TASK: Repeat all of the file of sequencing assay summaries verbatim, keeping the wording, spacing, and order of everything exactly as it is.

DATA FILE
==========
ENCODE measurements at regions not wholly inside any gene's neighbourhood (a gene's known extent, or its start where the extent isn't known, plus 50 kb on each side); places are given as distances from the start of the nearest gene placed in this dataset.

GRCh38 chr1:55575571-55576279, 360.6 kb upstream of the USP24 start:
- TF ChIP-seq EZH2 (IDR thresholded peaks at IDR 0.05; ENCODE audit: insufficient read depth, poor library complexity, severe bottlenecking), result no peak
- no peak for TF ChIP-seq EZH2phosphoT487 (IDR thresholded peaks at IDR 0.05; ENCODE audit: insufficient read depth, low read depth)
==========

ENCODE measurements at regions not wholly inside any gene's neighbourhood (a gene's known extent, or its start where the extent isn't known, plus 50 kb on each side); places are given as distances from the start of the nearest gene placed in this dataset.

GRCh38 chr1:55575571-55576279, 360.6 kb upstream of the USP24 start:
- TF ChIP-seq EZH2 (IDR thresholded peaks at IDR 0.05; ENCODE audit: insufficient read depth, poor library complexity, severe bottlenecking), result no peak
- no peak for TF ChIP-seq EZH2phosphoT487 (IDR thresholded peaks at IDR 0.05; ENCODE audit: insufficient read depth, low read depth)